Exercise and Sport Science

Course Requirements

BIO 101: General Biology I

Introduction to cell anatomy and organismal biology. The five kingdoms of life are surveyed, emphasizing distinguishing features and lifestyles. In-depth study of major organ systems of multicellular animals. Emphasis on principles underlying living organisms, problems they face and solutions that have evolved. Designed as first of two semesters of a general survey. Three hours lecture; three hours laboratory. NSL

BIO 102: General Biology II

Introduction to biochemistry, molecular cell biology and cell energetics. Genetics covered in relation to molecular mechanisms, population biology and evolutionary theory. Survey of botany, including anatomy and physiology of plants. Introduction to ecological principles, including ecosystem organization; interaction of biotic and abiotic factors; and the biosphere. Prerequisite: 101. Three hours lecture; three hours laboratory. NSL

BIO 207: Vertebrate Physiology

Analysis of the physiological mechanisms of the vertebrate organism, from the cellular to the organismic level. All major organ systems are studied with emphasis on normal functions and their controls. Laboratory study and demonstrations of basic physiological parameters. Prerequisite: 102. Three hours lecture; three hours laboratory. NSL

BIO 209: Nutrition

A detailed study of nutrition and health, with emphasis on metabolic pathways and relationships between nutritional intake and normal and pathological changes in the human organism. Recommended for students interested in the health professions. Prerequisite: 102. NS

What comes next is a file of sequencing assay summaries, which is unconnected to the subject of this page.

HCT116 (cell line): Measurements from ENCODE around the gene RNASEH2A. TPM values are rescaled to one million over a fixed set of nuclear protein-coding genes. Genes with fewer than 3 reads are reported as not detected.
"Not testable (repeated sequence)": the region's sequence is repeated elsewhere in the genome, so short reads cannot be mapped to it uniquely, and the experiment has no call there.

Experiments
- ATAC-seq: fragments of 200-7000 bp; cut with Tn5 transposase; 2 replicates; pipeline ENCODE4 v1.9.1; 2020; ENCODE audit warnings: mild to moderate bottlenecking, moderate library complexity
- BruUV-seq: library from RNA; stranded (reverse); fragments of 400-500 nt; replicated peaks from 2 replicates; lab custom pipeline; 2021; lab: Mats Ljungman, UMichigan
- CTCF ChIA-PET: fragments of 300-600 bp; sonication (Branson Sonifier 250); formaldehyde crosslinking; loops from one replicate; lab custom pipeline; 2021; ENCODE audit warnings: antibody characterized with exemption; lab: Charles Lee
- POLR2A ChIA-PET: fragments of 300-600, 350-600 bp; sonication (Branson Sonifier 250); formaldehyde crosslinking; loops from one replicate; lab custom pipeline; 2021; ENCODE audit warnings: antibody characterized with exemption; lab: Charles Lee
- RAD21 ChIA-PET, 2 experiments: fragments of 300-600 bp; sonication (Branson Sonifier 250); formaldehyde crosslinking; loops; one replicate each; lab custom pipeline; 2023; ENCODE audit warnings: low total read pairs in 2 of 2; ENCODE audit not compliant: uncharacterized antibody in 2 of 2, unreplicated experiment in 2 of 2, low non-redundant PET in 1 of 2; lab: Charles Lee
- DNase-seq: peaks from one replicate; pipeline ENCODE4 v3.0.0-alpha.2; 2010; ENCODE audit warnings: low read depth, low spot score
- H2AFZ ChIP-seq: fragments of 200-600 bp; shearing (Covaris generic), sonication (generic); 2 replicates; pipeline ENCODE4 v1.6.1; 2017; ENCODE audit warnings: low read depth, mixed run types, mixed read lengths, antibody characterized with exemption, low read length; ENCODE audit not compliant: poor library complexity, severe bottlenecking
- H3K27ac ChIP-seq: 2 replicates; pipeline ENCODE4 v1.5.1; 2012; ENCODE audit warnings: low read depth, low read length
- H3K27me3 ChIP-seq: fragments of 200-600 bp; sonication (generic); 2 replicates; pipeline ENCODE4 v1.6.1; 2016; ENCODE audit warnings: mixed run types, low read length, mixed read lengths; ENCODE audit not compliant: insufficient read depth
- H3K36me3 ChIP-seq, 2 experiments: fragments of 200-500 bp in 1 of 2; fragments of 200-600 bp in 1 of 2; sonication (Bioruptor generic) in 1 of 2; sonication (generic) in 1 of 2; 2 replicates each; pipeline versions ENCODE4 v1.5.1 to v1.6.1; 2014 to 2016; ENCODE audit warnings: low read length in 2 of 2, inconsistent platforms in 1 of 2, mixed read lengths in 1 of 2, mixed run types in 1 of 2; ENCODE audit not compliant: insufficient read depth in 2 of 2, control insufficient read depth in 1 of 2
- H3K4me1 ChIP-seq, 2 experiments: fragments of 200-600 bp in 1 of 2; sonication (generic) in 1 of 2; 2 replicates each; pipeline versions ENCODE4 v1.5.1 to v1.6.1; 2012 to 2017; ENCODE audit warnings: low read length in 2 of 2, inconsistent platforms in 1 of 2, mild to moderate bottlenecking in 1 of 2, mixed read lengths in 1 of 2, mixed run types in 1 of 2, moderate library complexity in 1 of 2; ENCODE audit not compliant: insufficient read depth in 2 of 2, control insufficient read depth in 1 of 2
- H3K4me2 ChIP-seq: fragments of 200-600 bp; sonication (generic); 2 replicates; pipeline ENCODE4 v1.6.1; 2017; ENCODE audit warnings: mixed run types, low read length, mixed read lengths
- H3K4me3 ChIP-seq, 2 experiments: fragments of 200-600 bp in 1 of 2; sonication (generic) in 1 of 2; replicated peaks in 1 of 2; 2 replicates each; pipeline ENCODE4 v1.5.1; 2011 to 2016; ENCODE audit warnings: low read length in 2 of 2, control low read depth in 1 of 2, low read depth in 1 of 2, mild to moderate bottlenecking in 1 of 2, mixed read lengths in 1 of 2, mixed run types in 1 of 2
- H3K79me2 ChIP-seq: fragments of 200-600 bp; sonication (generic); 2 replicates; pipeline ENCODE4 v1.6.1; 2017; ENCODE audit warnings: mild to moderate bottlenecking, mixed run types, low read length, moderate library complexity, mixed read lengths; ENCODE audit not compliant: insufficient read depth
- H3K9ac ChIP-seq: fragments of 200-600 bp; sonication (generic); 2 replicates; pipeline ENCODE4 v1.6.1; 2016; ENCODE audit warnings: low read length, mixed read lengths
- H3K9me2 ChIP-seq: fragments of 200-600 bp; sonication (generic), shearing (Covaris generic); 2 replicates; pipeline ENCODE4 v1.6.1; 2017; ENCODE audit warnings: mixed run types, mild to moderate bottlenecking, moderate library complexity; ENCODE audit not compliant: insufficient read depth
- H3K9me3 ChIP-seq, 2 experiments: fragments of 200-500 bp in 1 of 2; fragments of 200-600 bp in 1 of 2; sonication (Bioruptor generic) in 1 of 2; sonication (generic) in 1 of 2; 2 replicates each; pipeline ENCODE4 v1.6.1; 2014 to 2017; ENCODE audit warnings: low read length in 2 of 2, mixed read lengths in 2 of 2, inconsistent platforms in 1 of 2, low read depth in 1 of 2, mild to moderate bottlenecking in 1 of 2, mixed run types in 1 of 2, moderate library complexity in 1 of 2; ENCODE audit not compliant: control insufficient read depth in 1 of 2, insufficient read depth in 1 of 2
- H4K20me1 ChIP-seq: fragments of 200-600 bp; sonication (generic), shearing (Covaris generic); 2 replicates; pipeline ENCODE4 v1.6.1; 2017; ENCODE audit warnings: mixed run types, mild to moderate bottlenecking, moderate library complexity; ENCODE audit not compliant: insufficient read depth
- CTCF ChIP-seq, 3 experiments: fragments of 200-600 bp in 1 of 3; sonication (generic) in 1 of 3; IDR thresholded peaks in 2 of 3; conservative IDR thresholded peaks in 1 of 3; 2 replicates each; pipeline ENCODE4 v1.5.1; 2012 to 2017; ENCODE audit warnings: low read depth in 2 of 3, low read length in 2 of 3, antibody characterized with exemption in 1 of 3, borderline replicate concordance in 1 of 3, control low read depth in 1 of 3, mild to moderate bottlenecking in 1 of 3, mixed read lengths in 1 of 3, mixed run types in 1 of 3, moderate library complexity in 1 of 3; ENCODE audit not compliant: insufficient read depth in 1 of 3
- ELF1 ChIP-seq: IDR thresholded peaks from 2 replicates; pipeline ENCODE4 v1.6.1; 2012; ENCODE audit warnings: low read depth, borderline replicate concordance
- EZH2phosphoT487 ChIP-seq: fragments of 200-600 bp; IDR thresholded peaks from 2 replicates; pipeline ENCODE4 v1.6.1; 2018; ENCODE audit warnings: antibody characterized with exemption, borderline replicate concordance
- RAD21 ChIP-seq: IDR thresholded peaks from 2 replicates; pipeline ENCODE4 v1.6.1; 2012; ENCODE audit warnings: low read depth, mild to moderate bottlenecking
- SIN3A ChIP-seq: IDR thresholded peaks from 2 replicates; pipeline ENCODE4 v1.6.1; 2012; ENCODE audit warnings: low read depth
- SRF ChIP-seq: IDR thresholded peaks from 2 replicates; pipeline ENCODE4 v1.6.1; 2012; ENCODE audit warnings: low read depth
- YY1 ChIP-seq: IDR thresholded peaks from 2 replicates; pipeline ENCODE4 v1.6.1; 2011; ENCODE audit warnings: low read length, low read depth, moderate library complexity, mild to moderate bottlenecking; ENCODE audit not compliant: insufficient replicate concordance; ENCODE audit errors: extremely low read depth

CHM 101, 102: General Chemistry I, II

The first semester of a two-semester sequence intended for students majoring in the sciences. The course focuses on the study of atomic structure, nomenclature, stoichiometry, energy, bonding and coordination chemistry. The laboratory work reinforces lecture topics. Prerequisite: concurrent enrollment in MAT 103 or placement above MAT 103. High school chemistry or an introductory chemistry course is strongly recommended. Three hours lecture; three hours laboratory. NSL

The continuation of General Chemistry I with emphasis on solutions, kinetics, equilibrium, acid-base chemistry, thermodynamics and electrochemistry. The laboratory work reinforces lecture topics and includes qualitative analysis. Prerequisites: CHM 101 and MAT 103. Three hours lecture; three hours laboratory. NSL

CHM 201, 202: Organic Chemistry I, II

The first course of a two-semester sequence that introduces structure, bonding and reactivity of organic (carbon-based) compounds. The lecture focuses on properties and reactivity of alkanes, alkenes, alkynes, alcohols, aldehydes and ketones, with an emphasis on reaction mechanisms and stereochemistry. The laboratory introduces basic purification and synthetic techniques, and analytical methods including polarimetry, IR and NMR spectroscopy. Prerequisite: 102. Three hours lecture; three hours laboratory. NSL

A continuation of CHM 201 with an added emphasis on molecules with biological importance. The lectures include a discussion of carboxylic acids and their derivatives, enolates, aromatics, amines, lipids, carbohydrates and amino acids. The laboratory work includes more advanced synthetic methods and an independent research project. Prerequisite: 201. Three hours lecture, three hours laboratory. NSL

ESS 215: Care and Prevention of Athletic Injuries

Basic instruction in the concepts and techniques in the prevention, diagnosis, treatment and rehabilitation of athletic injuries. Students will receive certification in CPR, first aid and AED. Three hours lecture, three hours lab.

ESS 220: Exercise Testing and Prescription

Assessment and development of the basic components of physical fitness. Discussion of the principles of exercise prescription based on current practices in the field of exercise science, physiology, medicine and physical education. Three hours lecture, three hours lab.

ESS 222: Exercise Management for Special Cases